NFFO Shellfish Summit Report

As part of our efforts to put in place progressive, practical management arrangements to underpin a sustainable future for the crab and lobster fisheries, the NFFO’s Shellfish Summit held at the Old Royal Naval College in Greenwich on 14th October 2014 provided an important platform aimed at kick-starting national policy.

NFFO Shellfish Summit Report

Opening the Summit, Tony Delahunty the Chairman of the NFFO welcomed the strong turn-out, reflecting a wide gamut of catching, processing regulatory and science interests. The Summit’s purpose was to bring all key groups together to help build a shared understanding of the issues, especially of the crab and lobster fisheries, as a basis for paving the way to implementing pragmatic solutions.

Science

Ewen Bell of Cefas provided an overview of the stocks assessment process and highlighted the research programmes aimed at strengthening the evidence base which underpin management decisions (presentation). Cefas advice is updated on a 3-5 year cycle for English regions (with the exception of the Irish Sea). Work on the latest assessments, which had yet to be formally released, showed similar patterns to the previous assessments. Current targeted research focussed on crab and lobster growth, lobster mortality, whelk maturity and assessment methodologies.

The Summit turned to considering how industry could contribute to the evidence base. Currently catch per unit effort data are not sufficiently detailed enough to draw conclusions on stock dynamics. The need for some kind of sentinel fleets through which both fishing and non-fishing factors could be better taken into account was recognised as a potential way forward. Efforts were being made to help fishermen to contribute to self-sampling of catches through the use of information technology. Retrospective analysis of data had the potential to provide valuable insights into the effects that fishing effort might have on the size distribution of stocks.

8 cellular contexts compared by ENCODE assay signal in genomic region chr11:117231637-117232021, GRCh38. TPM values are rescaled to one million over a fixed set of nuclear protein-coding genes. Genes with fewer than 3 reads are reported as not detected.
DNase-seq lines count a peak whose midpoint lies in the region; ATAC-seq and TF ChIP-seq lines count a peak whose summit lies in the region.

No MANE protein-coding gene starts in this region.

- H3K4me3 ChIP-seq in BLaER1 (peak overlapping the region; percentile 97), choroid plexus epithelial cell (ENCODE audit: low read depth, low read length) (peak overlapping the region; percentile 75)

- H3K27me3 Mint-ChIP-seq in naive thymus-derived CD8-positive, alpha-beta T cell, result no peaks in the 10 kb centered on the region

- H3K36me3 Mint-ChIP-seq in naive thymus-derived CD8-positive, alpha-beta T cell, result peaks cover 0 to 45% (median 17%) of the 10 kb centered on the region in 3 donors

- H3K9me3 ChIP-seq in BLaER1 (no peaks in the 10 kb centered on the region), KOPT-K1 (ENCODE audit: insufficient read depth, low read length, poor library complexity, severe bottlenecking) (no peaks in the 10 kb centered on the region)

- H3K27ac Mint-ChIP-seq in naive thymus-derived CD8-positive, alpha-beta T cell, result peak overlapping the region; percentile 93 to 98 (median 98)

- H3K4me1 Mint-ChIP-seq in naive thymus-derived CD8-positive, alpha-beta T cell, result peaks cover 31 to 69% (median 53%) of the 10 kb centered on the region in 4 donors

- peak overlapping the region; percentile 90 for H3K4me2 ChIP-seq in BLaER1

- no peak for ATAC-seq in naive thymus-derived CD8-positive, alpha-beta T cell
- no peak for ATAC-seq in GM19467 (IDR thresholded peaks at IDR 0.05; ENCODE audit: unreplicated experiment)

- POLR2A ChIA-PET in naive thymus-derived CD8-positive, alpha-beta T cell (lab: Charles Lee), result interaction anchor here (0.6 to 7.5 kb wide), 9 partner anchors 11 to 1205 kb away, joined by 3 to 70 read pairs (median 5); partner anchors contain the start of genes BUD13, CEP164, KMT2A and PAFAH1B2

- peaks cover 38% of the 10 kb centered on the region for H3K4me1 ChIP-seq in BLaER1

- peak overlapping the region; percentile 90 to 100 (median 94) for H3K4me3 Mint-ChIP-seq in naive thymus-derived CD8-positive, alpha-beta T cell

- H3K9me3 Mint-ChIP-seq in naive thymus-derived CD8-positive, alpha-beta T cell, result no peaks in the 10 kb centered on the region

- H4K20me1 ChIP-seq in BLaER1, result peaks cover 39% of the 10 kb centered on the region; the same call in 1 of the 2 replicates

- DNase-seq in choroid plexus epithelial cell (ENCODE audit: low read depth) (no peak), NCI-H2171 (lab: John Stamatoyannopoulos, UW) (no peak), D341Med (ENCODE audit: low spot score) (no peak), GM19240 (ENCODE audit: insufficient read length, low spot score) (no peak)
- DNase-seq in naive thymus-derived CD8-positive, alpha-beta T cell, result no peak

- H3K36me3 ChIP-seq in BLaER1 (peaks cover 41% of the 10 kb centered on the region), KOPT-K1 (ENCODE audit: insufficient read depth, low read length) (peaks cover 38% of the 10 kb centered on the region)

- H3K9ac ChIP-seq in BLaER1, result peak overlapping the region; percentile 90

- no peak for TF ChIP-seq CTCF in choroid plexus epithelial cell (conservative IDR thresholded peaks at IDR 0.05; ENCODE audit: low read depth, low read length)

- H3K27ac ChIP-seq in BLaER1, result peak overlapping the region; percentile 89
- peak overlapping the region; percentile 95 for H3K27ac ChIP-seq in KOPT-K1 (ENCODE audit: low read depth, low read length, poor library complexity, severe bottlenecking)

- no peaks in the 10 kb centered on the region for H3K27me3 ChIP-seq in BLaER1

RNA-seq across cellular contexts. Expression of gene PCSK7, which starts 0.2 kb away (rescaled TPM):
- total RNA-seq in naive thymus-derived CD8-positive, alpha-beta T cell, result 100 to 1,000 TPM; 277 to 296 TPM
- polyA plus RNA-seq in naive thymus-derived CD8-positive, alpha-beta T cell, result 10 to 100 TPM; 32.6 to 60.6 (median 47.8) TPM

Policy

Shaun McLennan and Yiota Apostolaki of Defra provided an overview of the fisheries and the status of shellfish policy. The presentation drew out important facts about these fisheries:

· 43% of all fishermen in the UK were involved in pot fisheries.

· 63% of all English landings by weight are shellfish. The first sale value of crab and lobster landings in the UK in 2013 was £34 million.

· These fisheries are arguably the most data poor, yet currently the most commercially important in the UK.

Attention was drawn to important policy drivers such as the reformed Common Fisheries Policy and the Marine Strategy Framework Directive designed to achieve a pathway for long term sustainability in the short term by 2020. Based on current assessments, stocks were currently being fished at or above measures of MSY in English waters. Management of the shellfish fisheries is complex. Multiple management jurisdictions over shared stocks is one of the most significant complications (EU, member state, devolved administrations and IFCAs) but Defra’s intention was to look at a stock specific approach. A range of potential measures were available, ranging from voluntary through to regulatory controls and industry would be encouraged to become involved in helping to design management schemes and to take non-regulatory actions.

Sarah Clark of Devon and Severn IFCA provided an outline of current and future management measures for shellfish stocks within different IFCA jurisdictions (presentation). Some of the changes were coming about following bye-law reviews but IFCAs were also looking more and more at adaptive co-management arrangements.